Budget Blunders


I received a record number of warm holiday messages the last few weeks, which inspired me to send out my own uplifting, seasonally appropriate, religiously ambiguous, gender neutral, culturally sensitive greeting.

(There should be a picture below. If it’s not, enable photos in your email)


I hope everyone has a great end of 2017 and a wonderful New Year!  Now to today’s topic:

Topic of the Week: Budget Blunders

When the Amazon prime boxes start piling up in front of everyone’s home, it only means one thing: It’s budget season.

Given there are only five business days left in the year, I’m hoping your budgets for 2018 are wrapped up. If not, I do not envy your finance and accounting folks.

To commemorate the end of another dreaded budget season, I thought I would share with you some of the biggest mistakes I see when reviewing company budgets.

1. The current pipeline does not support next year’s revenue projections.

2. Sales rep productivity is overstated due to bad assumptions around sales cycle length and the time it takes a new rep to get up to speed.  

3. No customer churn is factored into the budget.

4. The cost and time required to navigate customers through sales, implementation and ongoing support are understated.

5. The expense build is top-down vs. bottoms up, failing to capture all the odd and end expenses for the year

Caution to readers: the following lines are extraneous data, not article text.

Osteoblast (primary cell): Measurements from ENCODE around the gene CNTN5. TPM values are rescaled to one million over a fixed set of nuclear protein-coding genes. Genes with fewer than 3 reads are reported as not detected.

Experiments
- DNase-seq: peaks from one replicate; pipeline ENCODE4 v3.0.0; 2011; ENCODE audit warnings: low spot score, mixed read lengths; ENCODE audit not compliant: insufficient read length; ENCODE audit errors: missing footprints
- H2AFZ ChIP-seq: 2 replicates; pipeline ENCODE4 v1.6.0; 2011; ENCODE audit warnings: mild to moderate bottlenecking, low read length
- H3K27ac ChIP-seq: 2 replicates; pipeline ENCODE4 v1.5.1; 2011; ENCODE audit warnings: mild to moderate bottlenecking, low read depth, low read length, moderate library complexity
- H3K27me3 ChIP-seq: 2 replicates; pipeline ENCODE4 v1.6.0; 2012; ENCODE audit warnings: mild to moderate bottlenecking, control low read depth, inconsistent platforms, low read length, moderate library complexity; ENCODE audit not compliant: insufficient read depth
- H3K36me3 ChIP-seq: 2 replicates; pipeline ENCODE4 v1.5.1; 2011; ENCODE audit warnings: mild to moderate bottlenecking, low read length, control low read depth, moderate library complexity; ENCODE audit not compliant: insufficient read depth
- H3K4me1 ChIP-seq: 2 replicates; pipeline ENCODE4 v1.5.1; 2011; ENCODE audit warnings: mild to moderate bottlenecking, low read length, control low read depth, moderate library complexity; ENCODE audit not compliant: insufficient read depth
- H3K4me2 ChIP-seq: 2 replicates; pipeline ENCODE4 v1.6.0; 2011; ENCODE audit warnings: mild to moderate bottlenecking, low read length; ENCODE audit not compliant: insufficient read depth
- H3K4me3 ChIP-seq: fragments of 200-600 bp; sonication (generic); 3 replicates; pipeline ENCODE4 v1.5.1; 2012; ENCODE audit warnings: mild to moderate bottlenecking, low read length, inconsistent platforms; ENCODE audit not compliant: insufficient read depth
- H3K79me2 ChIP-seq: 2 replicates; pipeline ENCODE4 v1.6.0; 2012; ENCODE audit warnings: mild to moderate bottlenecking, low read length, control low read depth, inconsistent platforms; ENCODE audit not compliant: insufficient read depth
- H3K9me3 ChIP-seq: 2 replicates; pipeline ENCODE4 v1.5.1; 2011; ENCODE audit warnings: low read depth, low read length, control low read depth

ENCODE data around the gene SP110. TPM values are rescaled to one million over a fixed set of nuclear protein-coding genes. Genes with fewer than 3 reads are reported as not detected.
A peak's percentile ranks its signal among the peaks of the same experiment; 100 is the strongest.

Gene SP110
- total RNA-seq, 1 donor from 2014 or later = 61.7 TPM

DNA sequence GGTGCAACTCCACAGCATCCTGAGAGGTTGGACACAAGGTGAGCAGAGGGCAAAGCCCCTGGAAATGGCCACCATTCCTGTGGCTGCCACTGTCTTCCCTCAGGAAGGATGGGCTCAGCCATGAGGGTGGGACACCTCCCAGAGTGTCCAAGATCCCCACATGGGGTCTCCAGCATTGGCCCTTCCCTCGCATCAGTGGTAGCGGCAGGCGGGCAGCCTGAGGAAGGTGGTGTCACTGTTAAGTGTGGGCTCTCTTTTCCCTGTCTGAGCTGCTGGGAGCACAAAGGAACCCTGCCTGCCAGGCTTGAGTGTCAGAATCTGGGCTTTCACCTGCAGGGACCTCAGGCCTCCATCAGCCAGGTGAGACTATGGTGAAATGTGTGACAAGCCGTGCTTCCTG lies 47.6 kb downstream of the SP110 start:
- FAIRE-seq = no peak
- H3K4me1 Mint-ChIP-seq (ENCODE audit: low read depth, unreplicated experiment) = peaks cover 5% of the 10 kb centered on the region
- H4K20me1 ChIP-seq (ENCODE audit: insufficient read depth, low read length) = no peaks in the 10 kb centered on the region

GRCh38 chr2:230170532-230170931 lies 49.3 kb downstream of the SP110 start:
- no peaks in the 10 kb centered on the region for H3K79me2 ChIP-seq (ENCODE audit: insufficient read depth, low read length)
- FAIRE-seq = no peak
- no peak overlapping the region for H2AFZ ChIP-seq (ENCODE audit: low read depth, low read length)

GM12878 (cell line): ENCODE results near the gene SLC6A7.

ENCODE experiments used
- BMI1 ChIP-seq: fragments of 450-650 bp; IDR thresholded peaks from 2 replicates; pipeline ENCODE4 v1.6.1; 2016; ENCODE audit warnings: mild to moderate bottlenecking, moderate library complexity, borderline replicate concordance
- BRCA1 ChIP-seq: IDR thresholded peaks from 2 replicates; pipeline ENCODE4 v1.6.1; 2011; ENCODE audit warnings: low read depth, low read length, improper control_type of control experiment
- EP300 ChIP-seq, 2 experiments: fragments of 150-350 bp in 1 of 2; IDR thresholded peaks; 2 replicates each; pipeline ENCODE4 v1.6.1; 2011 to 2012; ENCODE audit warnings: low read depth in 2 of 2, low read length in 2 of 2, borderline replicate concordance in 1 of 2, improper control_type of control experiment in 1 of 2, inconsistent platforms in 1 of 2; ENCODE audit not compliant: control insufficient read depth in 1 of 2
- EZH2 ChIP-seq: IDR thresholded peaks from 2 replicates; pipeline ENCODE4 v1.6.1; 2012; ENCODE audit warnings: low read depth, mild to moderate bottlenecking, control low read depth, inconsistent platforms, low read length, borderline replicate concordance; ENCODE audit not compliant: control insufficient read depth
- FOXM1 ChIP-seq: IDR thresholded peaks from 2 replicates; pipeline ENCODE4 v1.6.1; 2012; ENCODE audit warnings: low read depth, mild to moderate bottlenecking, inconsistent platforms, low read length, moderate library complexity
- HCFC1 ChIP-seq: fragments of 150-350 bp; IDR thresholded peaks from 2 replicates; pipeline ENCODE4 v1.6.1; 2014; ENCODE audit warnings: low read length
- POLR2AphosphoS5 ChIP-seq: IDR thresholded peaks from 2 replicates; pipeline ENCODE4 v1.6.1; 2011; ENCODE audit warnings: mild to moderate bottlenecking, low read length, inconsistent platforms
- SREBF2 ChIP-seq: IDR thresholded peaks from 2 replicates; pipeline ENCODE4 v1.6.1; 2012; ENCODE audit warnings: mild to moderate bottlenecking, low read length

6. There is no cushion built in to the budget for revenue misses or unexpected expenses and capital expenditures.

7. The available option pool doesn’t support the hiring plan.

8. The impact of working capital on cash availability is understated.

9. Sales commissions & bonus structures are improperly forecasted.

10. Debt repayment and interest schedules are improperly forecasted.

11. Feedback and buy-in were not solicited from the appropriate internal team members.

12. Due to the above-mentioned errors, a budget must be meaningfully reforecasted in early Q1.  (Not the best way to start the new year…)

I hope everyone has a great weekend and fantastic end to 2017.

About the author

Danielle O'Rourke

Recovering Investor. Mom. Wife.

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By Danielle O'Rourke

Danielle O'Rourke

Recovering Investor. Mom. Wife.

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